Posted by on December 3, 2012 in Uncategorized

Folks in Brockton, MA, loves them some Rocky Marciano. Just last September, they got another ton—two tons to be exact—to love when a 22-foot statue of the Brockton Blockbuster was erected in town. The monument was a gift from the World Boxing Council and the unveiling timed to coincide with the 60th anniversary of Rocky’s victory over Jersey Joe Walcott. At the time, Ring magazine named the bout its fight of the year, and it won Rocky Marciano the title of heavyweight champion of the world.

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It’s a title Marciano really seemed to embrace, according to records available on Ancestry. Rocco Francis Marchegiano was born in 1924 and grew up in Brockton with his family. There are six of them at home in the 1940 census: Peter (Pierino), Lena (Pasqalina), Alice, Concetta, Elizabeth, and Louis. (As a side note, they’re a tough lot to find. The census enumerator made an attempt at spelling the family’s surname phonetically, which came out as Markiajohn.) Nineteen forty-three found Rocky in the military, putting his “Unskilled construction occupations” to work for the U.S. Army and discovering boxing. Shortly after he got out, Marciano started making his living with his fists, and the 1951 Brockton City Directory listed his profession as “professional boxer.”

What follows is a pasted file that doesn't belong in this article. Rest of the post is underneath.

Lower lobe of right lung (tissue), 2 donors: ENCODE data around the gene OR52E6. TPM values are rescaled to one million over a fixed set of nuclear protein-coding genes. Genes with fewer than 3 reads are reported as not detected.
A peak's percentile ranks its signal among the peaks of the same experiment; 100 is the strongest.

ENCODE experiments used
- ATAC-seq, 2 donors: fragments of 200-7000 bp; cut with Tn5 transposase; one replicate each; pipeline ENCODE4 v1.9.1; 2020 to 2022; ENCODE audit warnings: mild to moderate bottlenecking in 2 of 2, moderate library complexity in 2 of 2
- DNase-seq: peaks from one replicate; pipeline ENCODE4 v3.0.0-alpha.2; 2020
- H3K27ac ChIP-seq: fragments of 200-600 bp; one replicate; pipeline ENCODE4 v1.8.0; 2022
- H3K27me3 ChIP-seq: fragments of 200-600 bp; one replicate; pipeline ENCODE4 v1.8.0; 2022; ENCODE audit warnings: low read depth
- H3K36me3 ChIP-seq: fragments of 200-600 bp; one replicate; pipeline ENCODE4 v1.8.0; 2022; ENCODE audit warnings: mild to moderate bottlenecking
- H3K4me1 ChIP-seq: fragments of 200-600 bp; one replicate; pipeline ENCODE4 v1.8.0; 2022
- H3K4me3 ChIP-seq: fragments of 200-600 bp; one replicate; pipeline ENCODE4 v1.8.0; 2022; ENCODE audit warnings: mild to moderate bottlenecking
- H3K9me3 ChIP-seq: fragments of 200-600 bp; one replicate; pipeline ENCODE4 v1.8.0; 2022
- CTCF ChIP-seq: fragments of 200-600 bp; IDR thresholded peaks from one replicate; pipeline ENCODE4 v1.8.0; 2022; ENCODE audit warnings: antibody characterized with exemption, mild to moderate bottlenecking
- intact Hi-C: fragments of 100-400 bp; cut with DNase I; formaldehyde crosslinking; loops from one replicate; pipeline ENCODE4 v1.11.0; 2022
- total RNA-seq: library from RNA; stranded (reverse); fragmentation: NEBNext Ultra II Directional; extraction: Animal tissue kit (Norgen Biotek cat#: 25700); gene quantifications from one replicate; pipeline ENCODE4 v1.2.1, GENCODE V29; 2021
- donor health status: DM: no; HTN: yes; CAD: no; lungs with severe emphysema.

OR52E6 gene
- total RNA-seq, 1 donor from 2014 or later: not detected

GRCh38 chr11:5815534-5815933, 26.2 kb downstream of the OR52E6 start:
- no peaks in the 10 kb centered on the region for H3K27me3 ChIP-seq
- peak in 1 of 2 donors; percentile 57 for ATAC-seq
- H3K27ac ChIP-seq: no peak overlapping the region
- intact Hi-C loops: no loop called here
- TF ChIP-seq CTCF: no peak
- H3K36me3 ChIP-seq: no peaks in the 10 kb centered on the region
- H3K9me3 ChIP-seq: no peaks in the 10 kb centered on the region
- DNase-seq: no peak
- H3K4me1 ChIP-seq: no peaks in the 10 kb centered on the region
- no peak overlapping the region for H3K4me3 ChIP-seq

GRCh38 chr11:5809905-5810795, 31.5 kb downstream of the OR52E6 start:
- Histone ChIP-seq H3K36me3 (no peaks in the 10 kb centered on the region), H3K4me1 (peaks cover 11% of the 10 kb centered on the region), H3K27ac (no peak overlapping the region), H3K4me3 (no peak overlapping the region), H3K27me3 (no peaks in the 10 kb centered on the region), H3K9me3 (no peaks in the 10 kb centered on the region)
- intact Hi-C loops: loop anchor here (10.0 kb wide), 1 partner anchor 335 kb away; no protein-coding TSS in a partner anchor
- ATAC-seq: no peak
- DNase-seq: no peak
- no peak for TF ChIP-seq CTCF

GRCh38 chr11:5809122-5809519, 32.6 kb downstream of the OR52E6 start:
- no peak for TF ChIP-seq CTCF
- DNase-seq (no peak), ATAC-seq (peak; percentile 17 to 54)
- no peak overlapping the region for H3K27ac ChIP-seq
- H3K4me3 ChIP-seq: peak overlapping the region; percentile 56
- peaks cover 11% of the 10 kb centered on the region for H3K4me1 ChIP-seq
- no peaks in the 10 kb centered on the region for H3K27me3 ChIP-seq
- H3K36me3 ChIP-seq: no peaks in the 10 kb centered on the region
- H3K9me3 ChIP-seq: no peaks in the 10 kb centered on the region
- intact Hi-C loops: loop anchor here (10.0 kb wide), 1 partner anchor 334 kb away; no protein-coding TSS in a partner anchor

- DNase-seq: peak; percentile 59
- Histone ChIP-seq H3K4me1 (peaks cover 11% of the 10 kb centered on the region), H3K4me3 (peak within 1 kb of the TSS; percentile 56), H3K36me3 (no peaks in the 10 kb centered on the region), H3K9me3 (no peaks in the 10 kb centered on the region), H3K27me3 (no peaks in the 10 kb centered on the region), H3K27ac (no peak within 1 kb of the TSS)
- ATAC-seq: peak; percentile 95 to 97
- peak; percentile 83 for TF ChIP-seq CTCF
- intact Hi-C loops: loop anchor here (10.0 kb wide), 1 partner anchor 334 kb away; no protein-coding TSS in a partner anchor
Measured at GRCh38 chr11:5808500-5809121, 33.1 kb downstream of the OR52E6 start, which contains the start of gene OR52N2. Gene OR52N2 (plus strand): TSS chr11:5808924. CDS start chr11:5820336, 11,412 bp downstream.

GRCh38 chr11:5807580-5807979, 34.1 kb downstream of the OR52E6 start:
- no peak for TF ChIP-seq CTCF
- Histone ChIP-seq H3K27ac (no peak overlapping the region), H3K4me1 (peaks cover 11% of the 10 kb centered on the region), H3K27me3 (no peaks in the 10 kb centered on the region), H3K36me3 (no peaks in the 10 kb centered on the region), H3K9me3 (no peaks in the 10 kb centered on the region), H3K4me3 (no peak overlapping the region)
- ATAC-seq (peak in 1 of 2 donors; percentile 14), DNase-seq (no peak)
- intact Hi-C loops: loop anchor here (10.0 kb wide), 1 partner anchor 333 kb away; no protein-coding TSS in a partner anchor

Within a year, Marciano was on top of the boxing world—and not afraid to let the world know it. Imagine looking up a sports figure in the phonebook today and finding this:

He used the same designation in 1954 when he applied for membership in the Brockton Massachusetts Lodge of the Order Sons of Italy in America. On the form, he listed his occupation as Heavyweight Champ World. And why not? After all, when you’re the heavy weight champion of the world, who’s going to argue? And if you’re Brockton, when your homeboy’s got swagger like that, what’s not to love? Discover your family story. Start free trial.

About Jeanie Croasmun

Jeanie Croasmun has been working at Ancestry.com while futilely attempting to prove the horse thief story in her family history for over seven years. During that time, she learned enough about her family to determine that the story is likely a great work of fiction. But the search continues ...